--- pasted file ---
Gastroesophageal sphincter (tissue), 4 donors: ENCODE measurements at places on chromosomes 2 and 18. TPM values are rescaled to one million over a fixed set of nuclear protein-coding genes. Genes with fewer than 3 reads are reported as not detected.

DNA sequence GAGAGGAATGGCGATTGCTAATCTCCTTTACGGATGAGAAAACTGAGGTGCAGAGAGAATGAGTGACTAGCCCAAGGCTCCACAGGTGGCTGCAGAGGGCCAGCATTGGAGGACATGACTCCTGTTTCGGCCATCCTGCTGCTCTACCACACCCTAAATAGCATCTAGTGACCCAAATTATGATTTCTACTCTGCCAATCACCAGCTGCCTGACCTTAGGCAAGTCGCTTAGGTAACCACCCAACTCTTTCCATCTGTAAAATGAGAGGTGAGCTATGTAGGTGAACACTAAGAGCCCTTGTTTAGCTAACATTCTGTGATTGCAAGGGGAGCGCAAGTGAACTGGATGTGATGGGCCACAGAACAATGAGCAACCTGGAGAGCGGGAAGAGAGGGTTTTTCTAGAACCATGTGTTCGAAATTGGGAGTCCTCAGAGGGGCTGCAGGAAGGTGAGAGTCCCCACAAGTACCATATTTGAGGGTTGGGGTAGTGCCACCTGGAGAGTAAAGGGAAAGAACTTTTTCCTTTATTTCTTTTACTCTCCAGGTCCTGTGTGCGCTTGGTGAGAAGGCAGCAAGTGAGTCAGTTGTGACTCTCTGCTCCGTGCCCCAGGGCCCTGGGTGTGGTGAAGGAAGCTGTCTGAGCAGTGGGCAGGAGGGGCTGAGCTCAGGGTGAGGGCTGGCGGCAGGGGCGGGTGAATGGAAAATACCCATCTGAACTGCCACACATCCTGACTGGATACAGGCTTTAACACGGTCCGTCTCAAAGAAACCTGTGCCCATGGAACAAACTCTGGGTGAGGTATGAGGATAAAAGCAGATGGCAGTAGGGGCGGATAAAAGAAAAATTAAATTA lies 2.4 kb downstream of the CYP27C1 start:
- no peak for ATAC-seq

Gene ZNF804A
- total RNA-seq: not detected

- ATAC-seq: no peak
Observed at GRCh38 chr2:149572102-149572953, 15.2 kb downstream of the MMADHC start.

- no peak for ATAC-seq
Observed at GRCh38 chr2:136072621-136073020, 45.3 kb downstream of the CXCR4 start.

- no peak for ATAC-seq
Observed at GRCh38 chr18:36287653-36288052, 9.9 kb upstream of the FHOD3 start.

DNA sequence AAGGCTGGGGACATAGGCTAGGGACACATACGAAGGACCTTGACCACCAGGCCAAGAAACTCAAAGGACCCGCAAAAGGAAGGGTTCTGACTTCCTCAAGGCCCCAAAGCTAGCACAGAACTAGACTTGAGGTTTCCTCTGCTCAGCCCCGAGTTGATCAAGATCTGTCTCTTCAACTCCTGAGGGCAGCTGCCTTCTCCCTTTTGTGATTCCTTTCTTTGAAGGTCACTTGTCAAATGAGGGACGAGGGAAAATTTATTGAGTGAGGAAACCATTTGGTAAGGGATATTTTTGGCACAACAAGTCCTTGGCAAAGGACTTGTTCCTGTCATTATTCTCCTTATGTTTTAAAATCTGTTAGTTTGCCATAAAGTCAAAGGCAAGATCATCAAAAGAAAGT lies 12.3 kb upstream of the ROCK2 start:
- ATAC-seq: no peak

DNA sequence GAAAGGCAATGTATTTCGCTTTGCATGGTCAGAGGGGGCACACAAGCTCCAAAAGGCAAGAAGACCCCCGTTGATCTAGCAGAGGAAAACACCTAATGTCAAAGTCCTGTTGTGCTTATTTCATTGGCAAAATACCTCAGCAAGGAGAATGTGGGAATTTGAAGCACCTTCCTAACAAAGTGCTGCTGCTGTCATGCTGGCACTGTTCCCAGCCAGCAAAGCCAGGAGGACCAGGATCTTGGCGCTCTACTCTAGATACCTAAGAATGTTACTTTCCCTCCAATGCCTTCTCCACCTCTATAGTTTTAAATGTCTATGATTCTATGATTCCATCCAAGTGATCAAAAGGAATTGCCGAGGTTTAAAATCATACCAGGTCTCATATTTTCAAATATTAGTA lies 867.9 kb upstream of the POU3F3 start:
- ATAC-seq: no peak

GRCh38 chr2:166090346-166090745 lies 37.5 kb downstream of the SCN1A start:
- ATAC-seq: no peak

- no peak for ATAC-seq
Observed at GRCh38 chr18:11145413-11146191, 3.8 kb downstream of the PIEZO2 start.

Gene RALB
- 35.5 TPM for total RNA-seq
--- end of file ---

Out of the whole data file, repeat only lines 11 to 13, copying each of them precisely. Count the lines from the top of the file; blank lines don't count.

Observed at GRCh38 chr18:36287653-36288052, 9.9 kb upstream of the FHOD3 start.

DNA sequence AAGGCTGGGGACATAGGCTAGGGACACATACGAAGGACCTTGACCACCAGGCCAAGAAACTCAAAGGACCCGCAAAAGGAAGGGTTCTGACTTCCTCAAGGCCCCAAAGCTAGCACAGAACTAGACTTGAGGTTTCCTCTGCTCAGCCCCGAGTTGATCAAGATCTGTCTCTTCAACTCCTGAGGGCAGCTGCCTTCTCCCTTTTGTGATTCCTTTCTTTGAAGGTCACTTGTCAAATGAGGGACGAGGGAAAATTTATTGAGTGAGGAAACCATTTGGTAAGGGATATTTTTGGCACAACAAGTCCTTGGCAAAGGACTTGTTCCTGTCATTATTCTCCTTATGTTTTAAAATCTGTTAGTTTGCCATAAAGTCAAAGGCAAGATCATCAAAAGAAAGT lies 12.3 kb upstream of the ROCK2 start:
- ATAC-seq: no peak